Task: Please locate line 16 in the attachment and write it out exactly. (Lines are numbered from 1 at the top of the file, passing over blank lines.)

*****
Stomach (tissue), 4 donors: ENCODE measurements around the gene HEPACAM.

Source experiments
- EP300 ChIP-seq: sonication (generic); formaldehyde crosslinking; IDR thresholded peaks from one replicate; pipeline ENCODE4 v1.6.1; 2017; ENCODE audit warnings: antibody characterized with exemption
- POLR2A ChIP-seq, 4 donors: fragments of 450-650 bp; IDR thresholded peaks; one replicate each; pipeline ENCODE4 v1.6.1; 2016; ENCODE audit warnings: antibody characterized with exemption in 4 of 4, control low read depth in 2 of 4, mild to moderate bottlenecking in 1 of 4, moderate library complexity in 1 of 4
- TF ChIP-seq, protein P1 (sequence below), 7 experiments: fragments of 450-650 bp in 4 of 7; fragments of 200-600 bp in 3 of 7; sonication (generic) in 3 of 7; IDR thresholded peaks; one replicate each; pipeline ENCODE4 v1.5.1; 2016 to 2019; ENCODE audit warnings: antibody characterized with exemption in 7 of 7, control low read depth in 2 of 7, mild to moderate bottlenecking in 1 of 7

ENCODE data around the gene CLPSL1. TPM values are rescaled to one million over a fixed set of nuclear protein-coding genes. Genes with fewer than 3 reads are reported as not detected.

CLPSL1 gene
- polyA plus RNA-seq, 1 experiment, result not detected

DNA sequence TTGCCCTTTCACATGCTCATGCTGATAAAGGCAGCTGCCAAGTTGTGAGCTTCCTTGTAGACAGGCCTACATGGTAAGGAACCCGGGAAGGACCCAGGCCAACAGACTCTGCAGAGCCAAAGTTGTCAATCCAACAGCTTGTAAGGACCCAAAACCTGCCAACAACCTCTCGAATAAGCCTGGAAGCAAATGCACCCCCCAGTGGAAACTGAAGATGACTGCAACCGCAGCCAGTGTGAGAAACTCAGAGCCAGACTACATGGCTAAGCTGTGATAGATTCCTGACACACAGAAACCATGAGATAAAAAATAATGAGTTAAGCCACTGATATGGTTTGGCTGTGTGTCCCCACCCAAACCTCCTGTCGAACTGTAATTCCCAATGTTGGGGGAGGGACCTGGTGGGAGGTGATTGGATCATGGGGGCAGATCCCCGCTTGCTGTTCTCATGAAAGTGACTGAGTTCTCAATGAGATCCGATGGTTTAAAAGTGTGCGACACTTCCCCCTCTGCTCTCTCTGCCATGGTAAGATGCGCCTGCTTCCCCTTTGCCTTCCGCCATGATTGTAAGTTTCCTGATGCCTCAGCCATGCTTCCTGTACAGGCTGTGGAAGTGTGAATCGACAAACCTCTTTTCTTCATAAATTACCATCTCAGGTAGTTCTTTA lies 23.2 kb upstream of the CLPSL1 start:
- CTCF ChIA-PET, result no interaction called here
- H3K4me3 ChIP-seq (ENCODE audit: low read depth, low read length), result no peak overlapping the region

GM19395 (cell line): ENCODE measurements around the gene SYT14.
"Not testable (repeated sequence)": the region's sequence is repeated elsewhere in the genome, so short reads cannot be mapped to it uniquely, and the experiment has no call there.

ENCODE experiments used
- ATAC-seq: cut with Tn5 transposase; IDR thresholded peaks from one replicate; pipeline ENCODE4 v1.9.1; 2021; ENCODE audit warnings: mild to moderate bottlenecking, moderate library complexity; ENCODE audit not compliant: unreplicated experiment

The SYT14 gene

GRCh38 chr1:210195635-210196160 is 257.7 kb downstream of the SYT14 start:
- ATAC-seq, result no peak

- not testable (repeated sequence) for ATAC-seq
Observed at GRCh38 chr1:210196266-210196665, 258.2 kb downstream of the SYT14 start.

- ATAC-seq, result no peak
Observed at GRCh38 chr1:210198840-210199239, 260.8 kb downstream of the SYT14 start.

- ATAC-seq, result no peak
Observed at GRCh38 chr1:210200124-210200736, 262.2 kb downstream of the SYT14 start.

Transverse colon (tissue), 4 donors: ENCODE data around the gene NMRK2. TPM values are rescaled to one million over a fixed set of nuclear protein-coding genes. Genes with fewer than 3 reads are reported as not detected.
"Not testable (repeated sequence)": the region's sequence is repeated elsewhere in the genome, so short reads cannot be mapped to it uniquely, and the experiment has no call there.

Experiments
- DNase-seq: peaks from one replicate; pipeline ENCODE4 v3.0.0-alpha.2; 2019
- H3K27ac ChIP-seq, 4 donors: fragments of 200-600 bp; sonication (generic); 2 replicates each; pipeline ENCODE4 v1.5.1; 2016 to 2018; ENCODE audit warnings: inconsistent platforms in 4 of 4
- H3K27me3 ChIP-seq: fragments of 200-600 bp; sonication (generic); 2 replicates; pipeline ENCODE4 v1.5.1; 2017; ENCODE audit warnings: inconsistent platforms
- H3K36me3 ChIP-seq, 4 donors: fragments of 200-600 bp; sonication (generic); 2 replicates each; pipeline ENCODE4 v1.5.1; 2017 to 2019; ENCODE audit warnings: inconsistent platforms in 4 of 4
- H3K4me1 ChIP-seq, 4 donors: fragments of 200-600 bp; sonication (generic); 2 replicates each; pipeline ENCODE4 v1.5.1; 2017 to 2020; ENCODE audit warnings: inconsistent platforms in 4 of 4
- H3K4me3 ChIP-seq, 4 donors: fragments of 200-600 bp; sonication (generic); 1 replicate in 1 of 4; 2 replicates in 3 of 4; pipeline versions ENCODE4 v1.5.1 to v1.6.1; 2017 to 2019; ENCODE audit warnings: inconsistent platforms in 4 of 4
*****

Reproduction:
The SYT14 gene